Sepang MotoGP: Riders slam new Sepang surface

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Casey Stoner, Valentino Rossi and Nicky Hayden led widespread criticism of Sepang’s new track surface at the end of the first day of the Malaysian MotoGP.

Rossi labelled the new tarmac a ‘disaster’ while Stoner said the new surface is more dangerous than the old and worn tarmac it replaced.

Resurfacing work has proved problematic for Sepang circuit officials with initial work carried out earlier this year needed improving recently in certain areas.

Fiat Yamaha rider Rossi, who slumped to only 16th today having struggled with serious grip issues, said: “It’s a disaster. The surface doesn’t have any grip.

"The problem is we have a lot of problems. Randy de Puniet and Casey make 2.02.9 and that is quite a good lap. But for us it is difficult.

"I tried a different tyre at the end as well that didn’t work. It’s possible to make better but to arrive on the podium we have to improve a lot.

"It’s a pity that we have to race in Malaysia with this surface. The track is fantastic but its like they have some problem when they make the work.

"They have to resurface some parts and unfortunately here it rains everyday. I don’t know how much the condition of the track will come better for Sunday.

"But from my point of view we will make a different setting for tomorrow. I’ll have one bike like in the test earlier this year that is very different to the bike I used today. We need some big modification.”

Rossi said the new surface appeared to have marginally improved the bumpy nature of Sepang, but admitted it was hard for him to properly assess the improvement because his lap times were too far off the leaders.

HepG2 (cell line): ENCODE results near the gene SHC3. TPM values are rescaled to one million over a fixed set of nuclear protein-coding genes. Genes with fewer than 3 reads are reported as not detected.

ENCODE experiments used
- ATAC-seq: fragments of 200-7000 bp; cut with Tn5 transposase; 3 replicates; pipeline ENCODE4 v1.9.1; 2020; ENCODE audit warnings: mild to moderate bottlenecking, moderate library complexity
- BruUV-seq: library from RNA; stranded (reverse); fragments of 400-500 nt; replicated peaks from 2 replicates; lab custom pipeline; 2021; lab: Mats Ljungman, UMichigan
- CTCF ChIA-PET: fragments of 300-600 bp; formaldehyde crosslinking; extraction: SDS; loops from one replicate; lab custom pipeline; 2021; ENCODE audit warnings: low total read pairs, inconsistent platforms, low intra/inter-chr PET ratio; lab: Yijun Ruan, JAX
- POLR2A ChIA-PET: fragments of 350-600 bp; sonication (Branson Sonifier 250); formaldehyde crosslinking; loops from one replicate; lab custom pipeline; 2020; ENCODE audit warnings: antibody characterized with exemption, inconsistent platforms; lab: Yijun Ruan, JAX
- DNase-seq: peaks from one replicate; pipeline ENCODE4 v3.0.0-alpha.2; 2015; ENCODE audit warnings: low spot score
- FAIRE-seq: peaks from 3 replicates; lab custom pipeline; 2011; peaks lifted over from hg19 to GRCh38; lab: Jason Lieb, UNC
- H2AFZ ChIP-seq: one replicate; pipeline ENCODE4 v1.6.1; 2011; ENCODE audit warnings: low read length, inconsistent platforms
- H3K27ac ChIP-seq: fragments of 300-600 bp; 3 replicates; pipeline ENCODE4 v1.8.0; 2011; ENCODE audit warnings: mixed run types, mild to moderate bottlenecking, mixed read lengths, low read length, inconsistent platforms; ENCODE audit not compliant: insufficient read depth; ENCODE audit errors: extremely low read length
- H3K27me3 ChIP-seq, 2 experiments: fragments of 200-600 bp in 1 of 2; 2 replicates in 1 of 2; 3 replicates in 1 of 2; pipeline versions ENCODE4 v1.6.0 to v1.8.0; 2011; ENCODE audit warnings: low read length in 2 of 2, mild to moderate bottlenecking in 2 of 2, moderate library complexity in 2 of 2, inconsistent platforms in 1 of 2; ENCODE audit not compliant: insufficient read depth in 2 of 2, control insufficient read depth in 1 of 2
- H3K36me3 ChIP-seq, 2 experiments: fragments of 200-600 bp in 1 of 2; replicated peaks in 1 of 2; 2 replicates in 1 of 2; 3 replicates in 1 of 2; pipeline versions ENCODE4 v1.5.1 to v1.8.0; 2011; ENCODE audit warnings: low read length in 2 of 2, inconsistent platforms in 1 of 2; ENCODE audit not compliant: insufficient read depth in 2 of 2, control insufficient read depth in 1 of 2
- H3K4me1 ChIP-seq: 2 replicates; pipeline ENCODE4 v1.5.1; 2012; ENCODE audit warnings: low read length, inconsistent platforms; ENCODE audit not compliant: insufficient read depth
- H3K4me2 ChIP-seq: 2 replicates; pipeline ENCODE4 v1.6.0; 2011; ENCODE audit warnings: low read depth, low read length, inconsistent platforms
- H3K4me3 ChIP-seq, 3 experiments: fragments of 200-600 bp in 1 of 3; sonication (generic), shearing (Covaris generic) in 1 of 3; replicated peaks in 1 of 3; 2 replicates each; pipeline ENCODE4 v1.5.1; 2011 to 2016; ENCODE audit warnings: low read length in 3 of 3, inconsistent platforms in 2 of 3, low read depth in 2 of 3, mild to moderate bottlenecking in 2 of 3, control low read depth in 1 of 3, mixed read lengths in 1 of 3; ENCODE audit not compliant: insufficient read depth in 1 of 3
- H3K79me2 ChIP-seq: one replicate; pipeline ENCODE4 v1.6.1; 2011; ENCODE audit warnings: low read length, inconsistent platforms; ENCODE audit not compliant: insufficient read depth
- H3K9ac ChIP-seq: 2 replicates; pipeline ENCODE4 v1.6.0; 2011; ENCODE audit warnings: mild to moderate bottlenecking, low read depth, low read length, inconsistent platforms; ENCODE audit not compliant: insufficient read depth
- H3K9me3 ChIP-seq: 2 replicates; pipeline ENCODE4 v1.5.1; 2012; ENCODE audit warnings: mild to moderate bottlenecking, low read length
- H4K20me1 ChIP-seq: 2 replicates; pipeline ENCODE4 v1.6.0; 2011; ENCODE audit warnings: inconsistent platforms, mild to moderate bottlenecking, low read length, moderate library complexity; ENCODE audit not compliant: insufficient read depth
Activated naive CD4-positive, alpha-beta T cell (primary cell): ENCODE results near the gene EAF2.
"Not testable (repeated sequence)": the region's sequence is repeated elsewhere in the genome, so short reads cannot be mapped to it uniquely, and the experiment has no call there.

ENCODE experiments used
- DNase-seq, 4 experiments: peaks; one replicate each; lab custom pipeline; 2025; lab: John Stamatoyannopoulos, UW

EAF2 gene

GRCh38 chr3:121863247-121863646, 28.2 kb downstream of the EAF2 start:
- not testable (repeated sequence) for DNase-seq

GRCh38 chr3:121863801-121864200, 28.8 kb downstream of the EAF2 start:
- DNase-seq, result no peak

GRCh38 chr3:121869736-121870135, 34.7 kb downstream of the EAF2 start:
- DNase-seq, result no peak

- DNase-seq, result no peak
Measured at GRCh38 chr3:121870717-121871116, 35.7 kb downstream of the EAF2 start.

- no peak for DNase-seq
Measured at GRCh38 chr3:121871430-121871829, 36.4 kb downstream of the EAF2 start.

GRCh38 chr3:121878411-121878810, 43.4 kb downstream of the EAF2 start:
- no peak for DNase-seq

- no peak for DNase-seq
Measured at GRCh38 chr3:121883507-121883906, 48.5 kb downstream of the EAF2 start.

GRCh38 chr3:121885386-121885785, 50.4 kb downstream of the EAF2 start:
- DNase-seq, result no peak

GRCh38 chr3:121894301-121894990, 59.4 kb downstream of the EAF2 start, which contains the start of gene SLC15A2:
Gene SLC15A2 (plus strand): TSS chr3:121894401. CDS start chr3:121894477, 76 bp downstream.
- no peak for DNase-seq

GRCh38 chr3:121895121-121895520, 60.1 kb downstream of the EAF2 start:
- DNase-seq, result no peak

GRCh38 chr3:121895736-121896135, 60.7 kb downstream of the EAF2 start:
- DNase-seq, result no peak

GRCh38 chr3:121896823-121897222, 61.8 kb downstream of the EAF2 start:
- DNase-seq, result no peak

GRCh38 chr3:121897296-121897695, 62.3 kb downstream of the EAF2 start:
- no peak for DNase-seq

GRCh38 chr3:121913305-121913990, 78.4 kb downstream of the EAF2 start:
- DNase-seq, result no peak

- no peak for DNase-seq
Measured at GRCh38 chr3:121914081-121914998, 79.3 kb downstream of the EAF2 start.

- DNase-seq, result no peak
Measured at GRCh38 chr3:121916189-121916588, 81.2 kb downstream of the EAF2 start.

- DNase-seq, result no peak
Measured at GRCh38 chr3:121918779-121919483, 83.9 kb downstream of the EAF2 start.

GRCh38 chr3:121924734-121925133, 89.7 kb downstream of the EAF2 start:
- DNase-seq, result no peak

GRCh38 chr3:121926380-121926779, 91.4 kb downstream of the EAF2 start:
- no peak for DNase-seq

“For me the bumps are a little bit better but I am so slow I don’t know. I don’t feel a lot of problems from the bumps because I am very slow, “said Rossi, who was due to raise the issue of the new surface in tonight’s regular Safety Commission meeting with Dorna chief Carmelo Ezpeleta.

World champion Stoner was also highly critical of the new surface and the Aussie said: “It was always a little slippery but mostly very good. But now it’s a disaster. I’m disappointed in the new surface; it’s a lot bumpier than before.

"The old surface was very impressive, one of the smoothest with a just a few bumps. Now most of the corners we have a lot of bumps and they are progressive, like riding on the kerb.”

Stoner said the lack of grip caused him problems with his front and rear Bridgestone tyres and added: “I had a problem with both, because once you get into the corner the rear wants to slide out and the front wants to close in the faster corners. And with the bumps it brings a lot of chatter and instability to the front.”

Intermittent heavy rain showers had also caused a problem for riders being unable to precisely pinpoint what sections of track were wet and dry because of the darkness of the new surface.

Stoner added: “You have to wait for the right angle to be able to get some sun shining off the water so you can see where the wet patches are. Otherwise there was no way to see the damp patches. In the past the track looked almost wet and you could see it.”

Former world champion Nicky Hayden was another critic, saying it was strange that track resurfacing work could be bungled so badly after other problems in 2007 in Laguna Seca and the Sachsenring, both which were resurfaced for this season.

“The new track is really shredding tyres and even on slicks the most I get out of them is about seven laps.

"That’s my main concern right now. I don’t know what’s going on because its not just here but all these other resurfaced tracks.

"We didn’t get it no better in Laguna. They are worse than before.

"They aren’t doing a good job and maybe my Dad and I need to start Second Chance Paving and do something different. These guys need to get their money back because its pretty crap really, “said the American.

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Matthew Birt

By Matthew Birt